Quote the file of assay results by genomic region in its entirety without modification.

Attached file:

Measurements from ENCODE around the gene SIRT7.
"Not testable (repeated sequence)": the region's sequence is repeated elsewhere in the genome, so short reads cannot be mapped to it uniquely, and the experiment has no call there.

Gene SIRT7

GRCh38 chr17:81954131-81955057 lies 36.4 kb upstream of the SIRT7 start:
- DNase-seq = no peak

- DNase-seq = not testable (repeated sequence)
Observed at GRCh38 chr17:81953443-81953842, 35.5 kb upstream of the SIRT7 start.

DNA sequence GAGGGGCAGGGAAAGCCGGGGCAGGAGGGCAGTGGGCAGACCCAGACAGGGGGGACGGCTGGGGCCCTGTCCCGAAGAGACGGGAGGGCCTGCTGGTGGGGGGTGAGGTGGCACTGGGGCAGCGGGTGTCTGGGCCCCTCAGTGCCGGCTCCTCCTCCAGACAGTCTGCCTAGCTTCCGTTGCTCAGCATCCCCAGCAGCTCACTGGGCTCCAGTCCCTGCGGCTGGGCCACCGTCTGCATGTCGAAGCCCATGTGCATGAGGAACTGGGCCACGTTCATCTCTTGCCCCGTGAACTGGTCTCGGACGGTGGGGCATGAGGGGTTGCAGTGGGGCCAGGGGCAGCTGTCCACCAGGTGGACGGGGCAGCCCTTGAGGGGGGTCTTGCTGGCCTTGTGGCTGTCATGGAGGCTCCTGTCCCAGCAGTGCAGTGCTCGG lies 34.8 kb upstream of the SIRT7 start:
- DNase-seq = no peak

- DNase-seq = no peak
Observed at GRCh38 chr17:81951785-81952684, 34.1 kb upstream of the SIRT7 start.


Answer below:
Measurements from ENCODE around the gene SIRT7.
"Not testable (repeated sequence)": the region's sequence is repeated elsewhere in the genome, so short reads cannot be mapped to it uniquely, and the experiment has no call there.

Gene SIRT7

GRCh38 chr17:81954131-81955057 lies 36.4 kb upstream of the SIRT7 start:
- DNase-seq = no peak

- DNase-seq = not testable (repeated sequence)
Observed at GRCh38 chr17:81953443-81953842, 35.5 kb upstream of the SIRT7 start.

DNA sequence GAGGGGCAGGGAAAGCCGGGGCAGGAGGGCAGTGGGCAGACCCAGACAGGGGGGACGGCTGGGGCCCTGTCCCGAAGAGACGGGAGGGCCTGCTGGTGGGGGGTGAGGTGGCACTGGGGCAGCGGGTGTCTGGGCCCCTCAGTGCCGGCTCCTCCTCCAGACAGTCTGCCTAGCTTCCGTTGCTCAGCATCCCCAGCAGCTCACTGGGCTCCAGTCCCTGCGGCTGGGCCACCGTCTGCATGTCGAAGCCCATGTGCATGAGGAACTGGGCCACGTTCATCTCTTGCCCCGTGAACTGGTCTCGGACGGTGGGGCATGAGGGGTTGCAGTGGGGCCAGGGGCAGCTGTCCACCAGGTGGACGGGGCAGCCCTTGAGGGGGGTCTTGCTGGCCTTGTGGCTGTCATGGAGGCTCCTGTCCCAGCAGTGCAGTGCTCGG lies 34.8 kb upstream of the SIRT7 start:
- DNase-seq = no peak

- DNase-seq = no peak
Observed at GRCh38 chr17:81951785-81952684, 34.1 kb upstream of the SIRT7 start.